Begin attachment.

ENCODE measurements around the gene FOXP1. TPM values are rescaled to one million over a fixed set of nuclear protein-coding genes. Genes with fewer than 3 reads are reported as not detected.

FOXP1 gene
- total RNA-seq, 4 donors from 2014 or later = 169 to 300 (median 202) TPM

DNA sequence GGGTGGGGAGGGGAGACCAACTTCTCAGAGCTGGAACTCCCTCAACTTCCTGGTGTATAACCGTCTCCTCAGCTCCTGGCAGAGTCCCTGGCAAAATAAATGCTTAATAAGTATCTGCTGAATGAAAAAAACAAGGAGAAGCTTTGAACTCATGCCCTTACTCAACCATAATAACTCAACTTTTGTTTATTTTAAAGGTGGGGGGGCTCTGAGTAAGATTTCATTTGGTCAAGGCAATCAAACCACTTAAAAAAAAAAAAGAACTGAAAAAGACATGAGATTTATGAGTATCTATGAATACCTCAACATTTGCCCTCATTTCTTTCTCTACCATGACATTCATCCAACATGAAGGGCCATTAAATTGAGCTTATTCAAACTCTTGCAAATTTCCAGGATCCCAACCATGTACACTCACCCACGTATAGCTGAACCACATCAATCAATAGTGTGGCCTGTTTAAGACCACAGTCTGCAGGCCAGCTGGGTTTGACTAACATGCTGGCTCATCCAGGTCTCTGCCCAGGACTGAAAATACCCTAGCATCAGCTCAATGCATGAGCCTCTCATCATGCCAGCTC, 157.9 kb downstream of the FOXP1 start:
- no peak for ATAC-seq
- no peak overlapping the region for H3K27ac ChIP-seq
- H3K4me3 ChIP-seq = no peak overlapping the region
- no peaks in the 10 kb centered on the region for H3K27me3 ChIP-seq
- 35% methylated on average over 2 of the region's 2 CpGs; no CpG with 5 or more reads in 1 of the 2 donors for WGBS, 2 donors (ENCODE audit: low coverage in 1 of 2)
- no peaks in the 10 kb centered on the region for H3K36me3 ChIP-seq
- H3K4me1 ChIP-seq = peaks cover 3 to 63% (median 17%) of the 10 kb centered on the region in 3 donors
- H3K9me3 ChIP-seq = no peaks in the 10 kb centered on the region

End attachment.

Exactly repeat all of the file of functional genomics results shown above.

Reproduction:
ENCODE measurements around the gene FOXP1. TPM values are rescaled to one million over a fixed set of nuclear protein-coding genes. Genes with fewer than 3 reads are reported as not detected.

FOXP1 gene
- total RNA-seq, 4 donors from 2014 or later = 169 to 300 (median 202) TPM

DNA sequence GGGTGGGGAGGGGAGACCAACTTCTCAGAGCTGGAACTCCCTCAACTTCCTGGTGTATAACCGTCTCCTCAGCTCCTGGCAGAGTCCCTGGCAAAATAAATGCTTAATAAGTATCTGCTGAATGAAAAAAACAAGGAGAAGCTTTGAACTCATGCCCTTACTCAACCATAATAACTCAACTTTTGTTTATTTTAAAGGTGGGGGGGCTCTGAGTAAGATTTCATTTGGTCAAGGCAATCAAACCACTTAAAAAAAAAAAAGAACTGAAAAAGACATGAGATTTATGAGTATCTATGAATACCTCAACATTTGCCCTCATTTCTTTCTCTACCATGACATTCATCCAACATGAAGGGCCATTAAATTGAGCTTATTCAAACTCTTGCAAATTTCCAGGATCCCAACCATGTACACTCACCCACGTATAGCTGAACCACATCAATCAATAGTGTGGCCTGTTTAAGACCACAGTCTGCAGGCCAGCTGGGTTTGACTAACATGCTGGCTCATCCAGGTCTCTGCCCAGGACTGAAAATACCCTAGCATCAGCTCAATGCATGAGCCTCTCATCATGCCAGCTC, 157.9 kb downstream of the FOXP1 start:
- no peak for ATAC-seq
- no peak overlapping the region for H3K27ac ChIP-seq
- H3K4me3 ChIP-seq = no peak overlapping the region
- no peaks in the 10 kb centered on the region for H3K27me3 ChIP-seq
- 35% methylated on average over 2 of the region's 2 CpGs; no CpG with 5 or more reads in 1 of the 2 donors for WGBS, 2 donors (ENCODE audit: low coverage in 1 of 2)
- no peaks in the 10 kb centered on the region for H3K36me3 ChIP-seq
- H3K4me1 ChIP-seq = peaks cover 3 to 63% (median 17%) of the 10 kb centered on the region in 3 donors
- H3K9me3 ChIP-seq = no peaks in the 10 kb centered on the region